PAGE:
Glaxo is already assessing whether it could increase production of sotrovimab in the event that it turns out to be the only authorized treatment that retains effectiveness against the new variant, said Dr. Peppercorn.

Antibody therapies, which mimic part of the body’s natural immune response to the virus, have proven useful in reducing hospitalizations from Covid-19. But scientists say they are among the tools most vulnerable to losing effectiveness against Omicron because they are directed at the spike protein, where most of the variant’s mutations lie.

Antibody therapies are delivered by intravenous infusion or injection and are typically given at an early stage of the disease to people thought to be at high risk of serious illness. In a large clinical trial, sotrovimab reduced the risk of hospitalization or death by 79% in people with mild or moderate Covid-19 at high risk of progressing to severe disease.

Researchers are also racing to figure out whether the existing vaccines are rendered less effective against the variant. Pfizer Inc. with partner BioNTech SE, and Moderna Inc., which make mRNA vaccines for Covid-19, are working on Omicron-specific versions of their shots, which they say could be ready to ship in a matter of months if necessary.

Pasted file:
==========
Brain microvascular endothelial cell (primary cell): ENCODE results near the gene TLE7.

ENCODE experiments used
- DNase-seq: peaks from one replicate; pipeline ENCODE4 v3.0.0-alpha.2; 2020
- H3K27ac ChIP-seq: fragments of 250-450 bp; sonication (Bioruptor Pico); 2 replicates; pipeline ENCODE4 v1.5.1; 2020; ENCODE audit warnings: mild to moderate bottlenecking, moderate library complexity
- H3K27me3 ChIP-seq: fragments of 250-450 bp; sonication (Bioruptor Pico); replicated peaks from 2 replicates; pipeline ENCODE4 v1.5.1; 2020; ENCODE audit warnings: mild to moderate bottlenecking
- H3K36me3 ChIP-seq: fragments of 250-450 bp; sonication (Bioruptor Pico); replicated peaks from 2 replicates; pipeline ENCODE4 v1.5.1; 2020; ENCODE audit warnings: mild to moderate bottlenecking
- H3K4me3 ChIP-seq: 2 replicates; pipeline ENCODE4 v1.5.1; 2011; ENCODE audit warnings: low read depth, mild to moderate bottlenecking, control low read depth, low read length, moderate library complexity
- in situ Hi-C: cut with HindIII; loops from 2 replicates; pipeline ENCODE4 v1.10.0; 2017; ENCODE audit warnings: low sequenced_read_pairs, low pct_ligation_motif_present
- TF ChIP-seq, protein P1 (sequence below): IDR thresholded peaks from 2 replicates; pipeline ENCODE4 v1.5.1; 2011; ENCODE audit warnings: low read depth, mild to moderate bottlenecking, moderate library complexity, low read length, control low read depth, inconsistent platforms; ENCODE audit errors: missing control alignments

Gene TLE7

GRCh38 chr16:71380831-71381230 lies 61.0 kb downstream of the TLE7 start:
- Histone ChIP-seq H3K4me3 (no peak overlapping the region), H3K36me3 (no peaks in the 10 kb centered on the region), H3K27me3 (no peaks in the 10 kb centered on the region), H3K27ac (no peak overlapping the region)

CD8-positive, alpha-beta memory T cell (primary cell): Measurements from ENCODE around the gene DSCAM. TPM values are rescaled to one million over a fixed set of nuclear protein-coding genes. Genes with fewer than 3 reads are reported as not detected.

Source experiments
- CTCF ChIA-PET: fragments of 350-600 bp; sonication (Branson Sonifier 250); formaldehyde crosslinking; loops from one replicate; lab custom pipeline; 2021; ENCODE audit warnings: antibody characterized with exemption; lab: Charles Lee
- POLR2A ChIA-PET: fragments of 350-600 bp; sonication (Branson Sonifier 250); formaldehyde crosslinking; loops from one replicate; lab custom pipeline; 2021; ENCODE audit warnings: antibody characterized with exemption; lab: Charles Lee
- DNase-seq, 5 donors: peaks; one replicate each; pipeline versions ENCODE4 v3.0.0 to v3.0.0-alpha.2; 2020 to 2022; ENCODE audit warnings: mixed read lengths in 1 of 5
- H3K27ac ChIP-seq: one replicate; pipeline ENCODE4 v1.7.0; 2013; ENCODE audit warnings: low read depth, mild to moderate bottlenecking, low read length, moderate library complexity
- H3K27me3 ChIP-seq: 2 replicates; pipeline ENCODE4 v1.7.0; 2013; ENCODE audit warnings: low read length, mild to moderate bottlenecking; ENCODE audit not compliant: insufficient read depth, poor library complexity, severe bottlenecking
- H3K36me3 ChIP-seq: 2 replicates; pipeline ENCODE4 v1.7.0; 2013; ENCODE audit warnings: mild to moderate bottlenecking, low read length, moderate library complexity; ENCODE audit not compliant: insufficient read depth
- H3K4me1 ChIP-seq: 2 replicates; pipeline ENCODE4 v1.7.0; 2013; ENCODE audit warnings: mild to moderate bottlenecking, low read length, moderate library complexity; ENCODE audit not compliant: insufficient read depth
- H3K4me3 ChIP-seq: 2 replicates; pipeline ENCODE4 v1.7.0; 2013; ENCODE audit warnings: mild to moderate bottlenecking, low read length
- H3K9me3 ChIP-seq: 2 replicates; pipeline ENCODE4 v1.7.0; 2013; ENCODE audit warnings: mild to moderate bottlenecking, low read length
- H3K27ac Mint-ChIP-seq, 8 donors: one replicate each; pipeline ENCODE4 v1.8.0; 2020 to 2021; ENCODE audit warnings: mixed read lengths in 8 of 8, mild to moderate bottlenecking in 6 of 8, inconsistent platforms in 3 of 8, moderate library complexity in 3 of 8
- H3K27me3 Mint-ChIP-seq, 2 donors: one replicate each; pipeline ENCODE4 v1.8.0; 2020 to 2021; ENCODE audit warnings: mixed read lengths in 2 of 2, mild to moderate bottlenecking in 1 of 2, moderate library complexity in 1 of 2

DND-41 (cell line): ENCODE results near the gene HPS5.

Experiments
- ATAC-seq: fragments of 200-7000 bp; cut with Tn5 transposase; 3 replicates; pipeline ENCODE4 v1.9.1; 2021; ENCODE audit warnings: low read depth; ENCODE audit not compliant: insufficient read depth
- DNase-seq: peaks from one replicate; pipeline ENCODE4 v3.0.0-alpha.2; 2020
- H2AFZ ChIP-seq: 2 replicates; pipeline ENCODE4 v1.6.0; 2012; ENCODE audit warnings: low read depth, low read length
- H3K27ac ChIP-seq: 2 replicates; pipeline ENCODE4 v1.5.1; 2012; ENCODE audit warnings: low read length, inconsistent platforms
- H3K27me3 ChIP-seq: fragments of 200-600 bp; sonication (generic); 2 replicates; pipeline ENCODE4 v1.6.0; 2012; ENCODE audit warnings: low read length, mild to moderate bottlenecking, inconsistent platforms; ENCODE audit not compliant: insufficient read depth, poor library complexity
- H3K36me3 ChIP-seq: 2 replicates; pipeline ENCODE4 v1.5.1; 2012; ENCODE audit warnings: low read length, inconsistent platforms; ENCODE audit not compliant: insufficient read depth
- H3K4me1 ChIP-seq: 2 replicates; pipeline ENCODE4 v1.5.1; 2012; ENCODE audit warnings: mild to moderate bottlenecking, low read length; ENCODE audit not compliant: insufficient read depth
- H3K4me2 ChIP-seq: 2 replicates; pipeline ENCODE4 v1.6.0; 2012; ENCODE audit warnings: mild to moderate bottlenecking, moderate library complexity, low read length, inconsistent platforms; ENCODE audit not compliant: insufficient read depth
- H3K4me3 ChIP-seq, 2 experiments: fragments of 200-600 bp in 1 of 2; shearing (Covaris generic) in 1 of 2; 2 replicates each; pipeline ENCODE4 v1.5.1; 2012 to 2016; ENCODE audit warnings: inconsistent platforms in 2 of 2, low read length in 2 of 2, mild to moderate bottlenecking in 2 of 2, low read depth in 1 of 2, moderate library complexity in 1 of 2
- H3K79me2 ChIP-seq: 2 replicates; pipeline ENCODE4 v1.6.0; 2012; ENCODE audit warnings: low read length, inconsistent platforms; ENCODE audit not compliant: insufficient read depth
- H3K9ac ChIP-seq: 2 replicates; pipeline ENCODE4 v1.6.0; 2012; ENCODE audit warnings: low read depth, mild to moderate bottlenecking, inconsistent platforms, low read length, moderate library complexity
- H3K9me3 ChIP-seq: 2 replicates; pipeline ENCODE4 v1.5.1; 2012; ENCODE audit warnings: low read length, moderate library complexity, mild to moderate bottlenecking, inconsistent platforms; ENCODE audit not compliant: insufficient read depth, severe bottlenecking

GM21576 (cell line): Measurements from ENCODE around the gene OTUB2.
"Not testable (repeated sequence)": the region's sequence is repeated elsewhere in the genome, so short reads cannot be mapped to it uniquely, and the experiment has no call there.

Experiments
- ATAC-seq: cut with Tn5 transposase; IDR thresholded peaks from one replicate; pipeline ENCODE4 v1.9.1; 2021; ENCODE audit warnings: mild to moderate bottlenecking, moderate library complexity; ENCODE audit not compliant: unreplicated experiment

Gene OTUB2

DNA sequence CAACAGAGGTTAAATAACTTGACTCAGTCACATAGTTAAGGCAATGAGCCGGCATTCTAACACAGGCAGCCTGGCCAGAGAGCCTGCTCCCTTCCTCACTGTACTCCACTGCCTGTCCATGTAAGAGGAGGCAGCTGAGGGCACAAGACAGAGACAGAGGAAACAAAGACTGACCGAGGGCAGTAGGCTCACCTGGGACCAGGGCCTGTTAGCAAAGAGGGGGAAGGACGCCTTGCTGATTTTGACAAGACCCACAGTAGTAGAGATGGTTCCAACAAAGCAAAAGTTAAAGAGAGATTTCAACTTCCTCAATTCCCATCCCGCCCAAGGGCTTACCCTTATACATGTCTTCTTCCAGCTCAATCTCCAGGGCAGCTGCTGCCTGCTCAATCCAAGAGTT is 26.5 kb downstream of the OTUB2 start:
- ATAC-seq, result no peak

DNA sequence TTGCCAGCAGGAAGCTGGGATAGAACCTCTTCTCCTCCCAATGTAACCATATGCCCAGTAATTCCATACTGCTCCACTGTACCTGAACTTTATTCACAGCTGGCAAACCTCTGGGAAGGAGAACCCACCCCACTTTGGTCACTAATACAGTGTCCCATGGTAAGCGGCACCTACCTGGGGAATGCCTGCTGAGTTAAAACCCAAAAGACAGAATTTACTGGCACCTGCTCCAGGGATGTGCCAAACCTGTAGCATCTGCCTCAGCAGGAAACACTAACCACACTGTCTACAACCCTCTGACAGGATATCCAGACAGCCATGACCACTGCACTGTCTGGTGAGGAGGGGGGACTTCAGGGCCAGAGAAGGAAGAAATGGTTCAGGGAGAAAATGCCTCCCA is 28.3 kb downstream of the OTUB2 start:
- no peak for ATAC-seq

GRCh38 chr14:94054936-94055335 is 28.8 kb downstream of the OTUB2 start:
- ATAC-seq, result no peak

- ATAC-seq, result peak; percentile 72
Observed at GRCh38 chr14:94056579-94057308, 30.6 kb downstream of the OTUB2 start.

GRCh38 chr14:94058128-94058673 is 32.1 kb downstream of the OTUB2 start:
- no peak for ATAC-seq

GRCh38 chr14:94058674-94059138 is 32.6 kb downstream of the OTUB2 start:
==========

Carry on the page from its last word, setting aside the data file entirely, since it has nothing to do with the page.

Antiviral drugs also designed to prevent hospitalization, including pills from Merck & Co. with partner Ridgeback Therapeutics LP and from Pfizer, are thought to be less vulnerable to new variants because they target a different part of the virus. Neither are authorized by the Food and Drug Administration, though Merck’s drug is likely to be available soon after an expert advisory panel endorsed the treatment.

Early signs suggest that Omicron, which has around 50 mutations—an unusually high number—is more transmissible than other variants, though researchers haven’t yet ascertained whether it causes more severe disease.

 

Never miss a story! Stay connected and informed with Mint. Download our App Now!!